It is true that in hospital settings, most patients probably don’t want to smell the cigarette smoke on the hospital employees’ clothes or body. However, I believe the hospital may want to consider making it a rule not to smoke during work hours. As an HR professional, I believe it is more important to try to implement policies to help and support people to quit.

When I read this article, I related the smokers to those people who are obese and unhealthy with high chances of heart attack and strokes. Often, these people may have habits, which continuously contribute to their obesity. Do we need to stop hiring these individuals, as we want to encourage them to be healthier, like we want to encourage smokers to quit to be healthier? No, that’s not what companies are doing. Instead of not hiring them, companies are implementing health and wellness programs to encourage people to live a healthier life. We should do the same with smokers. As HR professionals, we should consider implementing more health and wellness programs to help and support our employees lead healthier lives, let it be due to obesity or smoking problems.

What is the HR policy your company has in regards to hiring or not hiring smokers? I am very interested in knowing what are the common practices and perspectives out there. How are you, as an HR professional, impacting these policies and practices regarding “not hiring smokers” or helping employees quit?

Walton, Alice G. “Should Companies Have The Right To Refuse To Hire Smokers?”   Forbes. Forbes Magazine, 28 Mar. 2013. Web. 31 Mar. 2013.

How to Bring Free Health and Wellness into Your Workplace

Christine Ramage, CHRPHR Writer

Christine Ramage, CHRP
HR Writer

There are numerous studies and facts available about the linkage between health and productivity in the workplace. Moreover, employees who partake in a workplace wellness program will usually feel more connected to their jobs, companies and coworkers. Health and Wellness programs are relatively easy to start up, and there are an abundance of resources available to help give you ideas, framework and themes as many 3rd party organizations have a vested interest in healthy workers, and people in general.

Most Employee and Family Assistance Programs (EFAP) have components of wellness and go beyond just their company, but will gladly connect you with provincial programs, such as smoking cessation, to help connect you to additional, and often free, resources.

A great way to kick off a wellness program in your office is to ask around to see if anyone else has an interest in championing it with you – assistance is great, and another perspective can be helpful in tuning into your company’s needs. Once you have a partner to help out, or if not, have bounced some ideas off a coworker, its time to spread the word!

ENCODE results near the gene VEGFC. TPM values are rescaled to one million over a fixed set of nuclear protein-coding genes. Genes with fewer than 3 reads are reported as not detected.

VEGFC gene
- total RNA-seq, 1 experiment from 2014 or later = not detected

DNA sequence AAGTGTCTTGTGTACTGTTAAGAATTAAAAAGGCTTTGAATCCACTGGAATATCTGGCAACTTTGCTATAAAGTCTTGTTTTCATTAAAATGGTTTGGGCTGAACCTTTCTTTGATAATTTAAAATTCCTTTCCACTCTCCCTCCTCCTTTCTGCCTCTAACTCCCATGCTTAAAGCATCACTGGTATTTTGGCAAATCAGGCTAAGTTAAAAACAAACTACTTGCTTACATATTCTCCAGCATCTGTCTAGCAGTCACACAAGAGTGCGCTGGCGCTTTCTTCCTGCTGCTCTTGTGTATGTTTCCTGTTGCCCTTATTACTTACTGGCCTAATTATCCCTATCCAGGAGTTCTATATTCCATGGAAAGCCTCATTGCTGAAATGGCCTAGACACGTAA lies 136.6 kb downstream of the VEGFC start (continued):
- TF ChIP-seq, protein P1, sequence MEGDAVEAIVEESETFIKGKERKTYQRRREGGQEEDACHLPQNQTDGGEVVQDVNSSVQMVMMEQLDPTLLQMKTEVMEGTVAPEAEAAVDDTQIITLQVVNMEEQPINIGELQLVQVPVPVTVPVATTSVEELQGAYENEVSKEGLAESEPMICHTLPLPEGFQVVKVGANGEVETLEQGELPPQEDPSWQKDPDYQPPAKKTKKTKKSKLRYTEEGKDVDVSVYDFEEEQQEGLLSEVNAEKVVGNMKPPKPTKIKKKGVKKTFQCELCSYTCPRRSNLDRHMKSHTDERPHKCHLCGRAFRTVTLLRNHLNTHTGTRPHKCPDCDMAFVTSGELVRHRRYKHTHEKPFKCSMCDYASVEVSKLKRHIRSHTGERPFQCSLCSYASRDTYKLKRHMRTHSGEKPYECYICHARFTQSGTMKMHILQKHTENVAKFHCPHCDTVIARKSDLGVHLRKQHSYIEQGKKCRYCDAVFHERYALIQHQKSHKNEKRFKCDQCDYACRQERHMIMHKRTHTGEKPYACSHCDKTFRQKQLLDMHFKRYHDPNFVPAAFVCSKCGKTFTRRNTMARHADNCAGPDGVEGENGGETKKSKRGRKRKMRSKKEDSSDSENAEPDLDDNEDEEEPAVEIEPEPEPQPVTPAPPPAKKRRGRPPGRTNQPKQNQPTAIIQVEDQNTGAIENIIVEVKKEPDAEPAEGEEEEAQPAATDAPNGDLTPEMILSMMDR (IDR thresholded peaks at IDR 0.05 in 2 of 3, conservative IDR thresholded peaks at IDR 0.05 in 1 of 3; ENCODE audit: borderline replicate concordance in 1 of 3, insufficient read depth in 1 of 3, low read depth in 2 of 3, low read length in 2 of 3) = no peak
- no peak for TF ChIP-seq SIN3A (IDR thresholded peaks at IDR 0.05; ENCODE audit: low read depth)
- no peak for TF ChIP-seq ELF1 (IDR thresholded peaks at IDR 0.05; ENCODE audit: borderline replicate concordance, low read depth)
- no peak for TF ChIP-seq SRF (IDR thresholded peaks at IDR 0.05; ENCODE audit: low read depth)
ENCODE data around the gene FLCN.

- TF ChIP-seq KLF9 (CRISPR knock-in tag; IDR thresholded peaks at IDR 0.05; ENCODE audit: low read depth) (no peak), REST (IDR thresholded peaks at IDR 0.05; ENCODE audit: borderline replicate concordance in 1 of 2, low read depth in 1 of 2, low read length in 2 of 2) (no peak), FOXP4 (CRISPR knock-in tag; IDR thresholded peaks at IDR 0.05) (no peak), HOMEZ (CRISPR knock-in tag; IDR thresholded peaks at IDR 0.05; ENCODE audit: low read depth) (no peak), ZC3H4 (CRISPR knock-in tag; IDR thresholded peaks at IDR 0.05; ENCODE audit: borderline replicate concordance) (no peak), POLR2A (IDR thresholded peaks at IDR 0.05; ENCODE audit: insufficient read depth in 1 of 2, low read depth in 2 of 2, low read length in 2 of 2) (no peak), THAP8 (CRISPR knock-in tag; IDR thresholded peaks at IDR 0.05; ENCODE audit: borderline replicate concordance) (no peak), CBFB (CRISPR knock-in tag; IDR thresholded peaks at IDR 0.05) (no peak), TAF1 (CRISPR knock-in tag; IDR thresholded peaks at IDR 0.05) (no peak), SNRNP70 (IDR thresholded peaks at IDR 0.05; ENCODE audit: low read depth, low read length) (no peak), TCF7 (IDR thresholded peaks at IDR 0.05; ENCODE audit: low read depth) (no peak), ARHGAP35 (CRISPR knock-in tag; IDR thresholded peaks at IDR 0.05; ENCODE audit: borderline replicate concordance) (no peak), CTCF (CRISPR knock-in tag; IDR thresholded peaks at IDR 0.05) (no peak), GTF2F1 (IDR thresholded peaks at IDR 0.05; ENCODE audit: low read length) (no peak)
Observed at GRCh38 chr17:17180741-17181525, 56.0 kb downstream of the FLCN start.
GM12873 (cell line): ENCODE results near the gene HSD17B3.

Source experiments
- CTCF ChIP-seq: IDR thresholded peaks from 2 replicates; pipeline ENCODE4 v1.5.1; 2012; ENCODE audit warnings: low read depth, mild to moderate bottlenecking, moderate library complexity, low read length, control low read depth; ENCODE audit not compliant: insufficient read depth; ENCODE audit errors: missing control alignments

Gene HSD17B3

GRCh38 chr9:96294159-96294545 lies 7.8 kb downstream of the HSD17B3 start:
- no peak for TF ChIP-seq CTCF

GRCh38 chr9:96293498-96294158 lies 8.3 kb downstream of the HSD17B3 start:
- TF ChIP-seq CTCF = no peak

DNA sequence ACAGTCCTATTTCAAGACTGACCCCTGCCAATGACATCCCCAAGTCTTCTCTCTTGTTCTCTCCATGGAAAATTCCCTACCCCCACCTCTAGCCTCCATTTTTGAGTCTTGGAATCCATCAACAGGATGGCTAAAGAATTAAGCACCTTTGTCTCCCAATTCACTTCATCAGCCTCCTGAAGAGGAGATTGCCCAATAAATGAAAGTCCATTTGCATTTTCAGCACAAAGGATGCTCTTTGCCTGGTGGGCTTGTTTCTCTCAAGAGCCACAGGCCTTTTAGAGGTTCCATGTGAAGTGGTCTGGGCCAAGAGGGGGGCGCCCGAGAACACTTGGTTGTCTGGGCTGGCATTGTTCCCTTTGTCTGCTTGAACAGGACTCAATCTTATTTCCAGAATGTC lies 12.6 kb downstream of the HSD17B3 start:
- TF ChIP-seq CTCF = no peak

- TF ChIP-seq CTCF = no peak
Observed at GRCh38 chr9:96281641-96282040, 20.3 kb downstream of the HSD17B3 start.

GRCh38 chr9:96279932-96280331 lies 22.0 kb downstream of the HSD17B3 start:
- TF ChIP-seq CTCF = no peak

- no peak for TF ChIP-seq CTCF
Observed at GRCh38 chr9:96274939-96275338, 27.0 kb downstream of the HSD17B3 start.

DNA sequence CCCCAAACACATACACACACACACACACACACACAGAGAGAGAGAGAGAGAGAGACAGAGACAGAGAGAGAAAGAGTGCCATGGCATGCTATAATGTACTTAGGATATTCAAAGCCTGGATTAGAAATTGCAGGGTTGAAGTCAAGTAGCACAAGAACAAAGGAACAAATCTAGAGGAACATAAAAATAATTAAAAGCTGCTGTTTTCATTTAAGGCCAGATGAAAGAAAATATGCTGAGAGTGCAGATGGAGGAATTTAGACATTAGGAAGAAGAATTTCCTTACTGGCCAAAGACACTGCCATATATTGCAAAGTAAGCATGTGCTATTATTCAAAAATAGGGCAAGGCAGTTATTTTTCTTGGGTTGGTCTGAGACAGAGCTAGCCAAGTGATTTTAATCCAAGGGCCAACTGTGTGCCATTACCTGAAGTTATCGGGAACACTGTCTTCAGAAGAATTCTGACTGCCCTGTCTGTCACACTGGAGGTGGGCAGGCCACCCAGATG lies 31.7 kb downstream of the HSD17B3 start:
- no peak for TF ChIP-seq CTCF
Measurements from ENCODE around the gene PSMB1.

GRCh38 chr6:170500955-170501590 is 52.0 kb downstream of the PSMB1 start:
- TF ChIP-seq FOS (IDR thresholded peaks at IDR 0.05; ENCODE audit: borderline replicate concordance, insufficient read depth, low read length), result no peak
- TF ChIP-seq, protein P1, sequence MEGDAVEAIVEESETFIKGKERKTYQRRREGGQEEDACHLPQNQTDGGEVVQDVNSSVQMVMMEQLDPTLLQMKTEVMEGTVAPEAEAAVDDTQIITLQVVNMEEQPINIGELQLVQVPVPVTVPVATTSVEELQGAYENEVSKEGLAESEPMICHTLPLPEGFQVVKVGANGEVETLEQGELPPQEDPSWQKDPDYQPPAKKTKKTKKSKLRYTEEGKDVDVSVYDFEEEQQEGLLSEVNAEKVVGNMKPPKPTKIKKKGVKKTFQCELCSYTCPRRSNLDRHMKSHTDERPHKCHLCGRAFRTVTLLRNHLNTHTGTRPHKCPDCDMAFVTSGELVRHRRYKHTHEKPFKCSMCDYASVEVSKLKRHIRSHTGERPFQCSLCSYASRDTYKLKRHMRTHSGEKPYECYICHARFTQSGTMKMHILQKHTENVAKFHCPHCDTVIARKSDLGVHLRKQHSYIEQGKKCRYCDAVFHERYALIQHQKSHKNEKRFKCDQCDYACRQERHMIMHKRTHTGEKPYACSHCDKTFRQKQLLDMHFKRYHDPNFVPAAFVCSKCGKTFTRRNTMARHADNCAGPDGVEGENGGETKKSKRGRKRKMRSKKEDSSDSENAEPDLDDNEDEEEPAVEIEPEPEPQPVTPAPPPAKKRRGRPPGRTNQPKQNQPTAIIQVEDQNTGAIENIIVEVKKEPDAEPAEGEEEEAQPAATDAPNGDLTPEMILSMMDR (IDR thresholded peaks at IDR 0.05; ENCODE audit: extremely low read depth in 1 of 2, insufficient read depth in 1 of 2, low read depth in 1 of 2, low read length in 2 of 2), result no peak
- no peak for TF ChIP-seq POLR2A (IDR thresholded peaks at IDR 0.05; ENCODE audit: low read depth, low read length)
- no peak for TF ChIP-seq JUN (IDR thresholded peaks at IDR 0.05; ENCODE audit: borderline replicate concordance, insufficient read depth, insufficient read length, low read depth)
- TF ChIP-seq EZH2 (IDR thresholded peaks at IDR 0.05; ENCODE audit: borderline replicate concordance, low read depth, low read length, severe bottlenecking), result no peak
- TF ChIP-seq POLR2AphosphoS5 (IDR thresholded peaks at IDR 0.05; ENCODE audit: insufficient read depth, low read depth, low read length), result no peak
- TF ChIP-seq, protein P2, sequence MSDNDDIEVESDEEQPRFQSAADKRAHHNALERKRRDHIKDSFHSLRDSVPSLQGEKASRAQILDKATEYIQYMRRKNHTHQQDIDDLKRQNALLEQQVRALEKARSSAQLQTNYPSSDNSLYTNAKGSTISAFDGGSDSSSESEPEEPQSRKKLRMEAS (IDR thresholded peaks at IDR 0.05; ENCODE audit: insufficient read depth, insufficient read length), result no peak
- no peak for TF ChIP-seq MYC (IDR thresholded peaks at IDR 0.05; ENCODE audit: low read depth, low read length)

You can either start by communicating current benefits and offerings of you company, that are perhaps underused or not well advertised. Or, your can start by hosting your own initiative. If you can tie your initiative to the season, or another anchor, that is helpful to keep it relevant.

Here are some examples:

December: On-site flu shots from a local nurses unit

January: Smoking Cessation. A common New Years resolutions

February: Heart and Stroke Month, a healthy hearts seem to pair with Valentines

March: Have a local Financial Planner in to talk about Tax Season

April: A lunch and learn around proper workstation ergonomics

May: Start a walking group for lunch time

All the information relevant to the monthly theme of your choice can be obtained through EFAP, the Ministry of Health under Organizational Wellness, of even from businesses in your community. Many businesses will come in and present a free information session on whatever service they specialize in. For example, many sports clubs offer a discounted membership if you can get a group to sign up, or financial group will come in and present about RRSP, Tax, Retirement and Savings planning. Remember, health and wellness is affected by a spectrum of influences!

Another free place to look for expertise on your workplace health and wellness can be internally; perhaps you have an employee who can lead a yoga or meditation class, or teach healthy meal planning or even help coordinate a carpool/ cycle to work program. If you’re ever in doubt, or without inspiration, a quick Google search will always turn up some great ideas.